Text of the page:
Have you ever wondered where the elephants stay at night? During the day, the elephants spend their time in the wilderness with their carers, but at night you can find them at their homestead. Here are the answers to all the questions you may have about the homestead.
Where is the homestead?
The homestead is situated next to the HERD orphanage in our private and protected reserve in South Africa. It’s also right alongside the carers’ accommodation and gardens, which includes a food garden. The homestead is surrounded by Big 5 wilderness, with views across the reserve and the mountains in the distance, plus the sunrise each morning.
What does the homestead look like?
On one side of the homestead area is a large canopy which provides cover for the elephants. The homestead grounds are divided into different areas to keep the older bulls separated from each other at night. This is done to prevent fights from breaking out between the bulls and having them possibly harm others.
The canopy is surrounded by gardens where there is fresh water available for the elephants to drink. Every day the homestead is stocked with fresh bana grass, branches, lucerne and fruit or vegetables when available to supplement the elephants’ diet overnight.
The gardens include sand mounds, which are made by our team and are re-sculpted frequently. These mounds make it easier for the bigger elephants to lie down to sleep. As elephants are such large animals, it is difficult for them to get up after lying down to sleep on a flat surface. When they lie down against the sand mounds, it’s easier for them to get back onto their feet. We create the sand mounds by using a tractor to mould the sand.
Where does each elephant sleep?
At night, certain elephants stay together in the different areas under the canopy. All the areas have access to the garden. The four older bulls – Sebakwe, Somopane, Fishan and Jabulani – each stay in a different area with the elephants who are their homestead mates. The homestead structure was set up based on which elephants gravitate towards each other or need each other.
Setombe prefers to always be beside Sebakwe, as he gives her confidence and a sense of security. Klaserie, Setombe’s daughter, also stays with them. As a result, Klaserie is also close to Sebakwe.
Bubi and her son Zindoga stay in an area with Somopane. The two used to stay with Fishan, but after he broke his leg he could no longer stay where a bull like Zindoga might push him. Fishan now stays with Tokwe, Limpopo, Pisa, Kumbura and Timisa, but he is still very close to Bubi.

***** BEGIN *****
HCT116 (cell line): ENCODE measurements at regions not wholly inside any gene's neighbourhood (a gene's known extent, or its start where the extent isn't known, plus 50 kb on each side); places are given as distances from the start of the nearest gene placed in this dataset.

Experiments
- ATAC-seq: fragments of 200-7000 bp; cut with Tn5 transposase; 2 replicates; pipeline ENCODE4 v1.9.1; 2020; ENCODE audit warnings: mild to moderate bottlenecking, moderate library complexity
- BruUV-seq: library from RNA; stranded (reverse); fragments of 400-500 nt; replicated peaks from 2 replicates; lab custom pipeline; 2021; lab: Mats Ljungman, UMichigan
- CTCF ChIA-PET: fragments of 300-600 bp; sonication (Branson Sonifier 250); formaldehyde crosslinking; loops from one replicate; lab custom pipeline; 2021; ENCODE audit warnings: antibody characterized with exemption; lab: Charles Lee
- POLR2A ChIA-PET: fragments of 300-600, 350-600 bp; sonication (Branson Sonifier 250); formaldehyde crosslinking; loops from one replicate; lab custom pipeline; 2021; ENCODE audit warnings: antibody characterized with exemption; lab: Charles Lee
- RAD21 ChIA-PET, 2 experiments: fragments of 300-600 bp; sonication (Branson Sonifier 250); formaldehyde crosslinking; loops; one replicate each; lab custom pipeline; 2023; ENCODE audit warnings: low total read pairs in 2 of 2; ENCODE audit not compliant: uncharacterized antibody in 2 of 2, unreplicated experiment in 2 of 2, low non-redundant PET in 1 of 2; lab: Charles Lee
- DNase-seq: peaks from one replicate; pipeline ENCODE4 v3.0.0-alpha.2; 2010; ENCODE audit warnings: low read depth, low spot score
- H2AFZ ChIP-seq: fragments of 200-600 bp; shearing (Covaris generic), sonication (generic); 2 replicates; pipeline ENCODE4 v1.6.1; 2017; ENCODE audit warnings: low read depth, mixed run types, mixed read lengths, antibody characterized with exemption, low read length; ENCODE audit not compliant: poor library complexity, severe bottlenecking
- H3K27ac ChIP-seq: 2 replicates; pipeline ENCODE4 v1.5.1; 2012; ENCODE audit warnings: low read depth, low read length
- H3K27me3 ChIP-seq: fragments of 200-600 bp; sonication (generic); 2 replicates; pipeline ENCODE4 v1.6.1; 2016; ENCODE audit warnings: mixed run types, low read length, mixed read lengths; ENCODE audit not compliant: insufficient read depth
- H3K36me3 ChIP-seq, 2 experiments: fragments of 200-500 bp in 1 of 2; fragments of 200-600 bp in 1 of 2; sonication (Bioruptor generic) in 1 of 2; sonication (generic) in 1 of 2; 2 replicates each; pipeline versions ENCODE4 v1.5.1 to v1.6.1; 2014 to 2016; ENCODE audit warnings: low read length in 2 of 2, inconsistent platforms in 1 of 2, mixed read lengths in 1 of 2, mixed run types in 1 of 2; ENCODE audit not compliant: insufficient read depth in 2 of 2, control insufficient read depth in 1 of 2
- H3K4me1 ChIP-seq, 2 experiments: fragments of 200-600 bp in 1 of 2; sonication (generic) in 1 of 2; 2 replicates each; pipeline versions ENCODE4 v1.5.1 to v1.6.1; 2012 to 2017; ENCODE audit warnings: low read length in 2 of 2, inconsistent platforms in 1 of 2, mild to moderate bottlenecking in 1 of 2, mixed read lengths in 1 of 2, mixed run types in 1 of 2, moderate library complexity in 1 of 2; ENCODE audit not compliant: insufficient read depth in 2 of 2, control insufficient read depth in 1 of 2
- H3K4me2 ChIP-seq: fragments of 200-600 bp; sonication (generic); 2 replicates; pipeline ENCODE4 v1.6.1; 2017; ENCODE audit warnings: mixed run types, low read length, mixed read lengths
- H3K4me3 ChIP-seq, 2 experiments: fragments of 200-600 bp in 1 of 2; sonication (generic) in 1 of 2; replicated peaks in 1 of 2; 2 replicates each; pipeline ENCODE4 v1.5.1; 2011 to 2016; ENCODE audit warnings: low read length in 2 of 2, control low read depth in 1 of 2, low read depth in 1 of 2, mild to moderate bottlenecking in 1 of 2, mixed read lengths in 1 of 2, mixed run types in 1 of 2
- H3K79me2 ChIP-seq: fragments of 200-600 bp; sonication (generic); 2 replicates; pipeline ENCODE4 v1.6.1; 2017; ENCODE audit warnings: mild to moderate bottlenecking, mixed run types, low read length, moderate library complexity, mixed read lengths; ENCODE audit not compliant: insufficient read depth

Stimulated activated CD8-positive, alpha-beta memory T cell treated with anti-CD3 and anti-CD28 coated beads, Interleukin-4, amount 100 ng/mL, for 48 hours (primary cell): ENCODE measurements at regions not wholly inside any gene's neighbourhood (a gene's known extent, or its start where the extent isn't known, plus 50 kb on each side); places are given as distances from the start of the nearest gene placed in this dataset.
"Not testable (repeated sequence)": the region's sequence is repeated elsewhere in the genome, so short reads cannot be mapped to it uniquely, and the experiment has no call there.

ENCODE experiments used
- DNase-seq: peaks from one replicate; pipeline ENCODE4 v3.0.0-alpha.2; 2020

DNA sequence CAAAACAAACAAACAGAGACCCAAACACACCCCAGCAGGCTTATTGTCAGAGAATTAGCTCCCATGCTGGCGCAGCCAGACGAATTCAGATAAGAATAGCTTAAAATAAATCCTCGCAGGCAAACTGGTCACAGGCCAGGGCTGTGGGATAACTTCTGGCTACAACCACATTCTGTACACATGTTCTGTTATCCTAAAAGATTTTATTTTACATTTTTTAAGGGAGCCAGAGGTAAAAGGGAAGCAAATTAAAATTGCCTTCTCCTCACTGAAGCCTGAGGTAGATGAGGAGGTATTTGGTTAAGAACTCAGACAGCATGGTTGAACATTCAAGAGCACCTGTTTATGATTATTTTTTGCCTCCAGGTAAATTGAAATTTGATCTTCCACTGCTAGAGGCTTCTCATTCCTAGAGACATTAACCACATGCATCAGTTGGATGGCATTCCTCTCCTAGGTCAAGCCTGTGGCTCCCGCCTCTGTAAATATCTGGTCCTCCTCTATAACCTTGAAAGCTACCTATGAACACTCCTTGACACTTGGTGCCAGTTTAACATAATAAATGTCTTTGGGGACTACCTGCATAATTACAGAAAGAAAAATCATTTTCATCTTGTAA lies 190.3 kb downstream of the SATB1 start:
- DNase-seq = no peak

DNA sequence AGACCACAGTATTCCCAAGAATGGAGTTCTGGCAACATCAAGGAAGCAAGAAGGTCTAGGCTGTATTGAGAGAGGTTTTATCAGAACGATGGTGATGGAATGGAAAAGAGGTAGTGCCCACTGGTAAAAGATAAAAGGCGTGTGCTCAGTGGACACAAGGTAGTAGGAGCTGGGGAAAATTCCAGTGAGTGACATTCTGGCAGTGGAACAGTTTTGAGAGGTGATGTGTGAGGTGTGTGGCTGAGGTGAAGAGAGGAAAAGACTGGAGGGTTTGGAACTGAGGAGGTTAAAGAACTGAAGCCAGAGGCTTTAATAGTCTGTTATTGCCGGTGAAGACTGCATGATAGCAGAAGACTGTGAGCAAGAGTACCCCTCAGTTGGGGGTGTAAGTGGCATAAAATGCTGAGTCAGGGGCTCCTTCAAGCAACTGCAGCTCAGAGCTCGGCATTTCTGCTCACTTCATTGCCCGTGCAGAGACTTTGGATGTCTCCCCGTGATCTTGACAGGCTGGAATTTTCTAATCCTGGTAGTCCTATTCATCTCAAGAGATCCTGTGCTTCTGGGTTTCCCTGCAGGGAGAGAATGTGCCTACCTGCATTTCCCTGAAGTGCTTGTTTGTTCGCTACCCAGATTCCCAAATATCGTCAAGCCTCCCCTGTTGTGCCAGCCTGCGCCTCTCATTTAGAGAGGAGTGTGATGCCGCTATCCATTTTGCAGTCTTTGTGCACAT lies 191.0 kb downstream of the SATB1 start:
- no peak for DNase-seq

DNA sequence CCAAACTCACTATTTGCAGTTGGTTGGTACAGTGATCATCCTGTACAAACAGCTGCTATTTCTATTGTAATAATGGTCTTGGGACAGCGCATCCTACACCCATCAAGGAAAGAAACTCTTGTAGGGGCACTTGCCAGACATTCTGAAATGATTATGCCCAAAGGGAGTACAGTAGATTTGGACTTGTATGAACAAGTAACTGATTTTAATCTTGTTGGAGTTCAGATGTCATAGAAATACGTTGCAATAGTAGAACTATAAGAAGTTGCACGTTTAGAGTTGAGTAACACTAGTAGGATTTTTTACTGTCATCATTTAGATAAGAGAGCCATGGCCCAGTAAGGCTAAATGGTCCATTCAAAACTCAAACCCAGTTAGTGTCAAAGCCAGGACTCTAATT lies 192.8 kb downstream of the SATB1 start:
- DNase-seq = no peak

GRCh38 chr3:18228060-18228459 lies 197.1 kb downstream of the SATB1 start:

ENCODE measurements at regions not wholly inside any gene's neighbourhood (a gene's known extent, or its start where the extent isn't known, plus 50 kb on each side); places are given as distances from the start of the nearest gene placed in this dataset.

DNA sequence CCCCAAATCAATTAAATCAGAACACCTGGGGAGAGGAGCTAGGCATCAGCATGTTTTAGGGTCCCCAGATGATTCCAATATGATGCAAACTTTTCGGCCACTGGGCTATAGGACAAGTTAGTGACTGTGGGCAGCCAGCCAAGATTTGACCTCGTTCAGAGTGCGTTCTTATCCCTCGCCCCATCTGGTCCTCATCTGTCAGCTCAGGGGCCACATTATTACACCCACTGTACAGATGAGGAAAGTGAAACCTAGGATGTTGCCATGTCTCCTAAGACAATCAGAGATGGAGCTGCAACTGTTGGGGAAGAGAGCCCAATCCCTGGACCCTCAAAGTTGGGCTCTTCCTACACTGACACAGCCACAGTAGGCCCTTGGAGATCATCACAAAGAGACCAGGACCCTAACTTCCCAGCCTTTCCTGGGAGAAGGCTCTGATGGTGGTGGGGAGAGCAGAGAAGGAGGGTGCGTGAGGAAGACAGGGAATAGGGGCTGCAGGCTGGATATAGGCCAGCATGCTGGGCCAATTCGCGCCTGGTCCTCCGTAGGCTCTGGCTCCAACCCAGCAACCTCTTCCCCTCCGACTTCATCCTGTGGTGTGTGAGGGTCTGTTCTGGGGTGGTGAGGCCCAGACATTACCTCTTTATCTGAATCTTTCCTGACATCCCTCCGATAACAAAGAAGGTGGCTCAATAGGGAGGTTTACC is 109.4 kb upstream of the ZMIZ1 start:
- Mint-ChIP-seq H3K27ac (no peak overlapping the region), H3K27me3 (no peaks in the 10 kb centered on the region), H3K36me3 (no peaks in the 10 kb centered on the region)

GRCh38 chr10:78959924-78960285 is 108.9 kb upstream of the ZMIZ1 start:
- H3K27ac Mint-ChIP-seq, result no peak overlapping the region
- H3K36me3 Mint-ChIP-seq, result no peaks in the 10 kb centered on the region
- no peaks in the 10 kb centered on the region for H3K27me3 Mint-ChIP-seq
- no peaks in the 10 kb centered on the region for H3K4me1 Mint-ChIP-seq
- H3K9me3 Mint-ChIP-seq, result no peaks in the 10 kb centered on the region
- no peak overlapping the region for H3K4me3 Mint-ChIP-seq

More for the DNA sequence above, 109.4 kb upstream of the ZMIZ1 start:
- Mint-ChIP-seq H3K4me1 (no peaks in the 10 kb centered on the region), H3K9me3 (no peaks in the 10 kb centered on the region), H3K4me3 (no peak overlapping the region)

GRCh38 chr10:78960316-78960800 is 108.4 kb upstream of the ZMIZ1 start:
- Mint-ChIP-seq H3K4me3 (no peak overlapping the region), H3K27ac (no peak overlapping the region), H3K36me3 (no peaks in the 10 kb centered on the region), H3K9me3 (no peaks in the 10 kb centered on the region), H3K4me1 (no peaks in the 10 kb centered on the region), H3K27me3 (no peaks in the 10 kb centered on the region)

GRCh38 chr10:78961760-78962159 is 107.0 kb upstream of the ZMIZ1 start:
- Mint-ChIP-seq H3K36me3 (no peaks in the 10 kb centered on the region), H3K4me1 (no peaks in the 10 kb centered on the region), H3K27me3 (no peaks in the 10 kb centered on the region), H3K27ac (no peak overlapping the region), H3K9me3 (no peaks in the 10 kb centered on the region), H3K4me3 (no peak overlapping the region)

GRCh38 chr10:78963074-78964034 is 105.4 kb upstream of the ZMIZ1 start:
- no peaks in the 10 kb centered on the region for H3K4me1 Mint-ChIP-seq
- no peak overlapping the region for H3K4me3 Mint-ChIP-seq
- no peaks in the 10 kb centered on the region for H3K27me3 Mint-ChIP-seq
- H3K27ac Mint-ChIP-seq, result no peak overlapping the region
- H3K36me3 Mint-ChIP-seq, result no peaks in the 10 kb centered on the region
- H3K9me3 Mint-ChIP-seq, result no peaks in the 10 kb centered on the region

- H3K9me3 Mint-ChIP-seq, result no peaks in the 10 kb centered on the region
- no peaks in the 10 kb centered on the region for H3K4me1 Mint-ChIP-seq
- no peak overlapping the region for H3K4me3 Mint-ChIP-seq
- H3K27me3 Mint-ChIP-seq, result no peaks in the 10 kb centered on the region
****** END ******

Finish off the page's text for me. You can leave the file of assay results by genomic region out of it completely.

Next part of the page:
Lundi and her son Mambo stay in an area with Jabulani. Lundi is good at keeping the two bulls in line.
Why do the elephants sleep at the homestead?
As the herd are rescued animals or orphans, they need extra protection. The original rescued herd from Zimbabwe arrived being used to humans and this can pose a risk if they were to roam freely in a wilderness area where there are other humans and human developments. The homestead offers the herd safety overnight when they are not roaming through the reserve in the daylight hours with their carers. There is electric fencing around the homestead to keep predators and other potential threats, including the wild elephants, out. The carers are always nearby and can keep an eye and ear on the herd from their accommodation alongside the homestead through the night.
The elephants show us that they feel safe in the homestead, as they often lie down to sleep at night. In the wild, elephants rarely lie down to sleep, as it makes them vulnerable to predators. The elephants therefore feel that they are safe from predators in the homestead and can safely lie down to sleep.
Why doesn’t Khanyisa stay at the homestead at night?
At the moment, Khanyisa receives milk bottles every few hours, including during the night. It could be dangerous for the carers to go into the homestead at night to give Khanyisa her bottles. The other elephants’ sleep may also be disturbed if carers have to go into the homestead throughout the night. It is therefore safer for Khanyisa to stay at the orphanage until she has at least been weaned off her night time milk bottles.
Do the new orphans ever go to the homestead?
The close proximity of the homestead to the orphanage gives the new orphans comfort and a chance to safely engage with their own species across the divide. The orphans’ early integration into the herd happens in the homestead gardens, as Adine and the carers slowly start to introduce them to the different elephants. They also take the orphans on walks inside the homestead while the herd is out in the bush, so they can get used to the smells of the bigger elephants.
In these early integration stages, the team will also take dung from the orphans and put it into the homestead, and take dung from the herd and put it into the orphanage garden, in order for the orphans and the herd to get used to each other’s scents.
After they are rehabilitated and closer to being weaned from milk, the orphans move from the orphanage nursery to the homestead overnight. Before this, they still spend about 12 hours a day with the herd in the bush.